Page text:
Published on August 18th, 2020 | by Subhash Nair0
Remembering the Benz with the Highest Mileage: the W115
Mercedes-Benz is a brand that earned its reputation for legendary reliability from the 1970s to 1990s, with many cars from that era still going strong today. Back then, things were different for the brand. Being the oldest carmaker in the game, they had a head start in figuring out how to make vehicles run reliably for many years. In fact, a lot of older taxis were Mercedes-Benz vehicles, as these were expected to clock many kilometres without any fuss. And many of these taxis came with diesel engines.
One of the highest mileage examples was from a Greek taxi driver named Gregorios Sachinidis. This man had a 1976 W115 Mercedes-Benz 240D with over 4,600,000 kilometres on its odometer! Mr. Sachinidis drove bought the vehicle used in 1981 when it had 220,000km clocked already.
Many car buyers would consider this an already ‘end-of-life’ product with that many kilometres on it. He went on to use the car as a taxi until the mid-2000s, when it was donated to the Mercedes-Benz Museum, where it is now considered the highest-mileage Benz in existence.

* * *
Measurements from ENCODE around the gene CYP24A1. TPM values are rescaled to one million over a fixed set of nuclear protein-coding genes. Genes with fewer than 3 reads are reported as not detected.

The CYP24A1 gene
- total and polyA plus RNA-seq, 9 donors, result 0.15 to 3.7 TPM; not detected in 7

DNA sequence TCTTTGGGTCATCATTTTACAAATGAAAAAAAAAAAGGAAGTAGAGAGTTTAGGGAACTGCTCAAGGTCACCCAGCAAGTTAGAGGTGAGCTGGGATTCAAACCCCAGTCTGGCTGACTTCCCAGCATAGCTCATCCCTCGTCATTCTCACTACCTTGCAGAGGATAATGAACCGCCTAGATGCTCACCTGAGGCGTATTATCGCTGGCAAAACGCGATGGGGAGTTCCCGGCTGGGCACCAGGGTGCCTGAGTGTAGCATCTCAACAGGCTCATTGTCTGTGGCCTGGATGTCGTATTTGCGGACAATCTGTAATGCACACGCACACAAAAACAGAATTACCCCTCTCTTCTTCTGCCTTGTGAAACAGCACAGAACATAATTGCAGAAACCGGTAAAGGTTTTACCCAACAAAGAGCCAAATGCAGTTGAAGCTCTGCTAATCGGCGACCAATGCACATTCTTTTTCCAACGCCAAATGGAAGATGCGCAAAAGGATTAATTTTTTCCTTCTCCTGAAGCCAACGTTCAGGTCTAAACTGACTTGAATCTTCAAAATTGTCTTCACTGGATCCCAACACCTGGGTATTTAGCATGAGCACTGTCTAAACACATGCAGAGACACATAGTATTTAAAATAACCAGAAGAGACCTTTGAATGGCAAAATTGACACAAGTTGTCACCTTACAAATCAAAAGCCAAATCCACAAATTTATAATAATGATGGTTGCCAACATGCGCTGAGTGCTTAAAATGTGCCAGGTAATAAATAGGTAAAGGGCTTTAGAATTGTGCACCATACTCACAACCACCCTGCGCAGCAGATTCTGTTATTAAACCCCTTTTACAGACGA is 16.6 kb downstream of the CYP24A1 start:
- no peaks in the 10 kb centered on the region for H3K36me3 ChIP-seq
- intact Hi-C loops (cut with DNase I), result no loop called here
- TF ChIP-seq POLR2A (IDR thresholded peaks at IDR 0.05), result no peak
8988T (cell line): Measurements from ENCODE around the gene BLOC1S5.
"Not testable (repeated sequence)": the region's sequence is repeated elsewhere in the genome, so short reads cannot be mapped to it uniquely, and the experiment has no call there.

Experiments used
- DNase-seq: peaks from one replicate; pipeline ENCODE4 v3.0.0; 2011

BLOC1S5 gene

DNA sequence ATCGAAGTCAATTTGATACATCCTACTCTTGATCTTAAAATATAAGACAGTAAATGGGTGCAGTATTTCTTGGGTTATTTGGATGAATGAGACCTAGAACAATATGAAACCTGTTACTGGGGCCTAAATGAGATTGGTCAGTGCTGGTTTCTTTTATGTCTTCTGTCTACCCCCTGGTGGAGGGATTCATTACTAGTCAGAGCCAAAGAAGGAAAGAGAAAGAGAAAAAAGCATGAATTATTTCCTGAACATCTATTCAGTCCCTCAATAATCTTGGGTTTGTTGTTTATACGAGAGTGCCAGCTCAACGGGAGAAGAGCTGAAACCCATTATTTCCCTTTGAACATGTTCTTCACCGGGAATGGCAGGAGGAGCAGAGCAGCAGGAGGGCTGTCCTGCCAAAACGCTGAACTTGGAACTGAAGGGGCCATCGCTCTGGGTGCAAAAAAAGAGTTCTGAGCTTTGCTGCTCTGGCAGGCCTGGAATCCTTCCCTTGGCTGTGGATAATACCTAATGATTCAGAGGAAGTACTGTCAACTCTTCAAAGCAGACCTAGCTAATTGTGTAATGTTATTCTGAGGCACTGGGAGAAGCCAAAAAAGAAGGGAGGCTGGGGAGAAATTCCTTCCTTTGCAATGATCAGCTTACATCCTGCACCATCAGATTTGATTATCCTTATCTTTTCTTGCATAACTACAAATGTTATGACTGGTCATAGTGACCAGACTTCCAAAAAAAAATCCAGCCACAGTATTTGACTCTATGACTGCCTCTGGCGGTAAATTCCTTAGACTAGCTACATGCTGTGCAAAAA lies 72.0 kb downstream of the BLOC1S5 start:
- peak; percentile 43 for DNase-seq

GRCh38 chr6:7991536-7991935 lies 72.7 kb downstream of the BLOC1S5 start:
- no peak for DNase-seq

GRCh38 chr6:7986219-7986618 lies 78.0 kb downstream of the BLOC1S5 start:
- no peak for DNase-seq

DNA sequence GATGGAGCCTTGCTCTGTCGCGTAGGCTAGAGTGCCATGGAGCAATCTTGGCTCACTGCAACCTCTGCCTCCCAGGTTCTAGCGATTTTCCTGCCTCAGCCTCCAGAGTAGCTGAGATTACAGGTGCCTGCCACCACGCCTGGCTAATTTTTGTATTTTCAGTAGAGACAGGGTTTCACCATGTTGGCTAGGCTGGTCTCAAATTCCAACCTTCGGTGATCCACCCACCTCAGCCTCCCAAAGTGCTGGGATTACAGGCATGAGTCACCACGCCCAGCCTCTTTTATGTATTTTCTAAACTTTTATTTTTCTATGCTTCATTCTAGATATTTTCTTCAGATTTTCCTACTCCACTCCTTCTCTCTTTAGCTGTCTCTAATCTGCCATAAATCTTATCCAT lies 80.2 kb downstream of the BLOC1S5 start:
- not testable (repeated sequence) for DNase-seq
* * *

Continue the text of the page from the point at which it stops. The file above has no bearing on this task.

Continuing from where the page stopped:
While the car itself has seen a lot of use, it wasn’t running on its original engine. In fact, Mr. Sachinidis had gone through a few engine swaps. Some sources say 3 engine swaps, while others say 2 engine swaps. There’s even one source that claims he had 2 extra engines in rotation during months where the car was being driven extensively. This last story apparently happened in July 2004, when the car was driven 24 hours a day throughout the month. We’re not sure how accurate these stories are, but the common thread seems to be that the car wasn’t running on its original engine by the end of its lifespan. Which is still impressive.
Besides serving as a taxi in the Greek port city of Thessalonica, it apparently was also serving as a transport for medical supplies during the war in the Balkans. Mr. Sachinidis apparently made hundreds of trips to and from Belgrade to deliver these much-needed supplies throughout the 1990s and early 2000s.
When the car was finally allowed to retire in the Benz Museum, DaimlerChrysler Hellas president, Dr. Alexander Paufler offered Mr. Sachinidis a new Mercedes-Benz C200 CDI. A bit of a downgrade from the spiritual predecessor of the E-Class to the C-Class, but the C200 CDI of the mid-2000s was much more refined, powerful and luxurious than the stroke-8 W115. Personally, I’d like to see a reimagined W115 for the modern age.